We’re Still Obsessed With Individualism

Individualism won’t save us

Individualism is a religion in the west. It is horribly unsustainable.
Image by Ryan McGuire from Pixabay

I had two experiences this past week, that illustrated this point clearly. The first one was a conversation on an online dating site. My female counterpart seemed nice enough. I think we had a good convo going. Then she found out, that I share an apartment with my dad. She immediately broke off contact. I’m not mad. I understand. After all, you are only a fully emancipated person if you have your own household. At least, that is what we have been conditioned to think. In a capitalist society, it is incomprehensible, why some people choose to not follow this path. We are obsessed with individualism.

Anyhow, I still decided to question my life choice. To get some clarity, I signed up for an apartment viewing, not far from where I live. It was a single-room apartment. 35 square meters and near the city limit of east Berlin. The rent was about 600 Euros. This is a bit more than my current share in rent. My dad and I share a four-bedroom apartment of about 95 square meters.

The day of the viewing rolled around. Naturally, I was not the only one interested. There were about 75 other people. Not just students. There were also people who were older than me.

I got my clarity.

Why on earth should I do this? I have everything I need now. Currently, I have more space, than what the apartment offered. I pay less rent. I get along fine with my dad. There is plenty of space for us to get out of each other’s way if we need to. From the apartment, I have excellent transport options. I am happy with my choice. If that is a problem for other people, why should I care?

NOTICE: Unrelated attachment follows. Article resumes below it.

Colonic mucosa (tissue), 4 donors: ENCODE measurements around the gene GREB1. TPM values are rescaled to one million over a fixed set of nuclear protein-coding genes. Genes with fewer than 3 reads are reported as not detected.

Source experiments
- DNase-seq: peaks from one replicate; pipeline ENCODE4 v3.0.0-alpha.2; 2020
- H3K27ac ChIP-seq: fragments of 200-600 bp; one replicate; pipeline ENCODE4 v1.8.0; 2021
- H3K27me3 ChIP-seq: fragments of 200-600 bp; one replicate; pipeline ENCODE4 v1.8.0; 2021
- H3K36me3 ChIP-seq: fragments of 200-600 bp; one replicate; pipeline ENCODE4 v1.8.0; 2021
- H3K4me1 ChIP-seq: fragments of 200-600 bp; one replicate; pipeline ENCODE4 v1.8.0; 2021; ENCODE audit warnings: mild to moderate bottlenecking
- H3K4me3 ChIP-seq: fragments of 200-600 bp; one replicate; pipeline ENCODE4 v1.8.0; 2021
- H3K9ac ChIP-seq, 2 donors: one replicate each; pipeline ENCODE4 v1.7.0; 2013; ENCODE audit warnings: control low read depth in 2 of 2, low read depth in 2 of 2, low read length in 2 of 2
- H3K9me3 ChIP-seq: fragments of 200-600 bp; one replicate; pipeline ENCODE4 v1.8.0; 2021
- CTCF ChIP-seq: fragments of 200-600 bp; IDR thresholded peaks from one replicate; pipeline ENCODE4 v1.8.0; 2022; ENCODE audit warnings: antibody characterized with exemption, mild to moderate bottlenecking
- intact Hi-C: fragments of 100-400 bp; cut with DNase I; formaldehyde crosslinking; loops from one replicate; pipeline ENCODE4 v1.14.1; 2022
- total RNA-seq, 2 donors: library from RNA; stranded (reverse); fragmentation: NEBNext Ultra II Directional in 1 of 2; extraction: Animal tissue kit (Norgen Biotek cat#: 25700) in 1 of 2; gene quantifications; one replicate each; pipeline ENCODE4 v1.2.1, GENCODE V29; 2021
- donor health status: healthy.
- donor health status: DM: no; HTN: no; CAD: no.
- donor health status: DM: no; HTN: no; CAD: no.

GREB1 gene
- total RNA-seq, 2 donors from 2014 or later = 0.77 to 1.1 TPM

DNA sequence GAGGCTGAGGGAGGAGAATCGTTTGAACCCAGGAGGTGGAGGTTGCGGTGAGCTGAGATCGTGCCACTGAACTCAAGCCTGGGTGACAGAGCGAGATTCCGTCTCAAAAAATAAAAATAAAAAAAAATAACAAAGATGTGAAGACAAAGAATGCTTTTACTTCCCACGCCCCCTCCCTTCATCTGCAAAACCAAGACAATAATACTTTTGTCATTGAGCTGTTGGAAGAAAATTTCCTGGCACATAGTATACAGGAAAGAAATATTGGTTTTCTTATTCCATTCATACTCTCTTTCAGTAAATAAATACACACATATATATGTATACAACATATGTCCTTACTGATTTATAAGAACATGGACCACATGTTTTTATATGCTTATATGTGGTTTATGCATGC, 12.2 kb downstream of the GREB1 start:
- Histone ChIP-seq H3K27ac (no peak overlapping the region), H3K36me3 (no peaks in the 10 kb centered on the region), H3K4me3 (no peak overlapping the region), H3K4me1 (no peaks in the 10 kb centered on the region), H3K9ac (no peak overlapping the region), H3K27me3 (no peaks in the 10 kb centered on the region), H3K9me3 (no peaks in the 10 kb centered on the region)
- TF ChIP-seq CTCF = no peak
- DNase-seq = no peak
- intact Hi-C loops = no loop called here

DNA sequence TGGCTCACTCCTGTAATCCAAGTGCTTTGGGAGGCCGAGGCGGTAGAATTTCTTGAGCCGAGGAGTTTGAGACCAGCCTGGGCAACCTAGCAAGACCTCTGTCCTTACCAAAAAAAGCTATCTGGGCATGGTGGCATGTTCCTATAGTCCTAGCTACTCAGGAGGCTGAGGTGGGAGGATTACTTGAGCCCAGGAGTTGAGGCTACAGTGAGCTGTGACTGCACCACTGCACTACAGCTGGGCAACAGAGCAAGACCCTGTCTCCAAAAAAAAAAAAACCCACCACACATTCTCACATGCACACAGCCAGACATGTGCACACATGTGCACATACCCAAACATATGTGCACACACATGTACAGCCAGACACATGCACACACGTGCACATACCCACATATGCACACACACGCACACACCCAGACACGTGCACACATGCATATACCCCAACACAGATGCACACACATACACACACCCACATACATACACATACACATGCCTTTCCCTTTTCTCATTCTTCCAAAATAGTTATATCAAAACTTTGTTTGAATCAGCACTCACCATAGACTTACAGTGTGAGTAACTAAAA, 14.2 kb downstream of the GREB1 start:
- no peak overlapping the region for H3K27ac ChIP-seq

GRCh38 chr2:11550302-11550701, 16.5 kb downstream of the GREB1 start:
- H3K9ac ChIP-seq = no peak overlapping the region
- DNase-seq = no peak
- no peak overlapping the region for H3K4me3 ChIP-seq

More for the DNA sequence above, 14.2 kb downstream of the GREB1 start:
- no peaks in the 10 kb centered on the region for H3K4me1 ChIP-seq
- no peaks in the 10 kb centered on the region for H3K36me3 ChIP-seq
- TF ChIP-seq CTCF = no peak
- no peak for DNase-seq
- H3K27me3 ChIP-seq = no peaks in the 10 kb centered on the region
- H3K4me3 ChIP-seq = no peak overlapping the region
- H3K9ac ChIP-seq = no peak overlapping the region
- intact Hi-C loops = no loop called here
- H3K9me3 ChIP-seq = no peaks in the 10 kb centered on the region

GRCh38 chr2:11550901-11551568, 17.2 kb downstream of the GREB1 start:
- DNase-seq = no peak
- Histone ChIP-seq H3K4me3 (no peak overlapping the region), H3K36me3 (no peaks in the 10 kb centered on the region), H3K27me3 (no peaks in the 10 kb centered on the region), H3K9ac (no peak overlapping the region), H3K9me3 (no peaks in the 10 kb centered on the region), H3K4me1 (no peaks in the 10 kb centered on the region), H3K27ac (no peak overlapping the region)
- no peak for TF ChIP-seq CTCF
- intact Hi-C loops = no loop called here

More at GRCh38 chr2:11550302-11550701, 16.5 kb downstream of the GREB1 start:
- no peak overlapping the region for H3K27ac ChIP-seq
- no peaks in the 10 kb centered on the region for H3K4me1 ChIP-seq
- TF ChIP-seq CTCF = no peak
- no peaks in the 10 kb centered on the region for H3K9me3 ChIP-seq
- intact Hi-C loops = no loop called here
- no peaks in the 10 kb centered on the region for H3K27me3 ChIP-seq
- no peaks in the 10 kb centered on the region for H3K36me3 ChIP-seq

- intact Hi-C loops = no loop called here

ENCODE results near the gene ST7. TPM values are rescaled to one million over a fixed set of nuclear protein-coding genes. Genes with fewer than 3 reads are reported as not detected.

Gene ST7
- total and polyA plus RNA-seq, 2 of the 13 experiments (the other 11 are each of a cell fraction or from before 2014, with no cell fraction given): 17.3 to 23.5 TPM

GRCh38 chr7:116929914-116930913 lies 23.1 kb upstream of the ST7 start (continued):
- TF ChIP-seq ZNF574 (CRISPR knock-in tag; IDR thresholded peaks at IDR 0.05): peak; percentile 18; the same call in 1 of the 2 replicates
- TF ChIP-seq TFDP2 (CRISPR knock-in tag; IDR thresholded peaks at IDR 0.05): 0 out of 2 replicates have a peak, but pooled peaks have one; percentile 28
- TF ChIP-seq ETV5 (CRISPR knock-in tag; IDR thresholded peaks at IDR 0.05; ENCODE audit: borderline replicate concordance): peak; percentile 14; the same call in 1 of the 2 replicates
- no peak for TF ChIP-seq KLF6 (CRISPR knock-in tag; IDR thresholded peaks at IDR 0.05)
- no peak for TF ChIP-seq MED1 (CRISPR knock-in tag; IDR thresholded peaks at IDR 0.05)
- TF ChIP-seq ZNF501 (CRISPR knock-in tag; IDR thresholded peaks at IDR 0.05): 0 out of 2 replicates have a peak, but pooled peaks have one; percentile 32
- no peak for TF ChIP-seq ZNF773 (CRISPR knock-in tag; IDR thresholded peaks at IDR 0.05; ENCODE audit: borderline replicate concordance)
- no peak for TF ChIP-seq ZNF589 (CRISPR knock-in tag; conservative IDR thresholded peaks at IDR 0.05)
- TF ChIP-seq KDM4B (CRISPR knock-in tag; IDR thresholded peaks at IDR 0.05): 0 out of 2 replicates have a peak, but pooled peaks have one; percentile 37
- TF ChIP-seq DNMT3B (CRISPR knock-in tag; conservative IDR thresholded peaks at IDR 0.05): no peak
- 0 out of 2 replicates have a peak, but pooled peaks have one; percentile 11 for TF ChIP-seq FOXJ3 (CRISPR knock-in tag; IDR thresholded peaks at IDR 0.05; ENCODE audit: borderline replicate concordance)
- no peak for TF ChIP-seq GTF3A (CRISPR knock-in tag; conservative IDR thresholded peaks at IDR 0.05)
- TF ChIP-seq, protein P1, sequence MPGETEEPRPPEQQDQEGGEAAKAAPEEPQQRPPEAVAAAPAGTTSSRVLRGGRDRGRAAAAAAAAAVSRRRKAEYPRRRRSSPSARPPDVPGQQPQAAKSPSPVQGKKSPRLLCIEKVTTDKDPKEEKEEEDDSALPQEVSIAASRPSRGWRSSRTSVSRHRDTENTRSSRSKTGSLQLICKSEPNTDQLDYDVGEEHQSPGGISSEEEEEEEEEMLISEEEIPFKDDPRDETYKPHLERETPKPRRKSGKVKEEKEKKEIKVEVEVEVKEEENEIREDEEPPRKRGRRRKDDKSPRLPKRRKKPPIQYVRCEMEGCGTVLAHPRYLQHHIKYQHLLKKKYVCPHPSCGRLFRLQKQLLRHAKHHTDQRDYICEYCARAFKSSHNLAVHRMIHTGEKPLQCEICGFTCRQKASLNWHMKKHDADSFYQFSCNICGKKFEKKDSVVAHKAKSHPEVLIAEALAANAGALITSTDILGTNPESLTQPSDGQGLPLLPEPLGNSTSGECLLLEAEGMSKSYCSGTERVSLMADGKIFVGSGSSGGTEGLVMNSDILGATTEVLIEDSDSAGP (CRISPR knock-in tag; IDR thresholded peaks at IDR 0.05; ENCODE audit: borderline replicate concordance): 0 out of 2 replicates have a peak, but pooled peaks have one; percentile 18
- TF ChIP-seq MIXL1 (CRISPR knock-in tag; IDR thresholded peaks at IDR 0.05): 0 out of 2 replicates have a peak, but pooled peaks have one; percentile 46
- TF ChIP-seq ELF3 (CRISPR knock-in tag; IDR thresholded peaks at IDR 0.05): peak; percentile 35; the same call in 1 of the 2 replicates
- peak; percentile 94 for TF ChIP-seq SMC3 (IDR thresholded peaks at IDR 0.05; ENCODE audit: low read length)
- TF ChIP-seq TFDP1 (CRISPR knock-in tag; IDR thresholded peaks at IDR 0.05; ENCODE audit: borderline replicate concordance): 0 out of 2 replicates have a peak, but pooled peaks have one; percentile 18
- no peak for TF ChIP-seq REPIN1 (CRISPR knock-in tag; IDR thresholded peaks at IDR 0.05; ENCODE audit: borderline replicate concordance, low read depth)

Individualism Is a Ressource Hog

Resources are scarce. The consequences of our overexploitation is finally coming to western countries as well. This makes our western obsession with individualism even more batshit crazy. It just makes it worse.

75 people competed for a 35 square meter apartment in the far East of Berlin. That should tell you, how pressured the housing market already is. Why do we continue perpetuating this myth, then? It never occurred to my online dating companion, that living how I do was a conscious choice. How could it? In western culture, this is the ultimate status symbol. You made it if you can occupy the maximum amount of resources possible.

Two individuals are only worth something under one condition. They need to occupy twice as many resources as they would together. So, according to western standards, I am a loser.

I’m fine with it. Even if it may ruin my chances in the dating game for good.
There is absolutely no reason to buy into this extremely unsustainable myth of individualism.
If our civilization wants to survive, we need to find more ways to stop hogging resources. We need to build communities. Communities with people you cherish, and love. For most of us, that includes family members.

We Bet on the Wrong Horse All Along

Whenever I traveled and volunteered overseas, I noticed a peculiar thing. People who lived in communities seemed much happier. I saw it in Latin America when a family of four generations huddled around a telenovela. Or in rural Africa. When the children gathered around the elders to hear stories under the starlight.

In the West, we all strive to live in our own places. We let people die alone and don’t notice their corpses rot. We think that happiness is two people having big kitchens. But both of them do not have time to even make sandwiches. Because it takes so much work to keep these kitchens in the first place.

We’re facing the biggest energy crisis humanity has ever witnessed. And we think it is a great idea to continue pushing the idea of everybody heating their own homes. Because sharing resources reminds us too much of what? Communism? Failure?

No thank you. I am going to stay right where I am. It is my choice, and I am happy with it. I am fine with sharing an apartment with my dad. Life is about more than material things. I rather spend my scarce resources on other matters.



I am from Germany but have spent more than half of my life in Denmark, and other places abroad. I have a background in teaching, both youngsters and adults. I am interested in a wide field of things, which I love to teach and write about. Sustainability, technology, politics, social change, and mental health are just some examples.

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